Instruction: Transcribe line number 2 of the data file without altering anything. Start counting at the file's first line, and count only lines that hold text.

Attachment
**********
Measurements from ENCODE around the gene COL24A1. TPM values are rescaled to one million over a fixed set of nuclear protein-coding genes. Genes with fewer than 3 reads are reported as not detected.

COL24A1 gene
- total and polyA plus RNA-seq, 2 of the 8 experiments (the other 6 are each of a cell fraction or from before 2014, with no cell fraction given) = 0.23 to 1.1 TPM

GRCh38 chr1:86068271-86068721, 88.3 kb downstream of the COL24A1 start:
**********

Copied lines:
COL24A1 gene